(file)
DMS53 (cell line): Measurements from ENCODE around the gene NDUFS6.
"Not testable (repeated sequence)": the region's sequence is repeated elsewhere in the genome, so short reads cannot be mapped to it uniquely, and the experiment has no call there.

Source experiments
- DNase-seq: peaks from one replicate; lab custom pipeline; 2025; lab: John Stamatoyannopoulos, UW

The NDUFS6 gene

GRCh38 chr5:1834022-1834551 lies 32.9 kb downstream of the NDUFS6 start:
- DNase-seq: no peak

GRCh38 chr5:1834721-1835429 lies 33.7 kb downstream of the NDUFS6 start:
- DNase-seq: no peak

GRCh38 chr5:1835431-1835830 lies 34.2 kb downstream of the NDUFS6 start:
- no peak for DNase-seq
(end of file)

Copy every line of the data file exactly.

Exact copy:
DMS53 (cell line): Measurements from ENCODE around the gene NDUFS6.
"Not testable (repeated sequence)": the region's sequence is repeated elsewhere in the genome, so short reads cannot be mapped to it uniquely, and the experiment has no call there.

Source experiments
- DNase-seq: peaks from one replicate; lab custom pipeline; 2025; lab: John Stamatoyannopoulos, UW

The NDUFS6 gene

GRCh38 chr5:1834022-1834551 lies 32.9 kb downstream of the NDUFS6 start:
- DNase-seq: no peak

GRCh38 chr5:1834721-1835429 lies 33.7 kb downstream of the NDUFS6 start:
- DNase-seq: no peak

GRCh38 chr5:1835431-1835830 lies 34.2 kb downstream of the NDUFS6 start:
- no peak for DNase-seq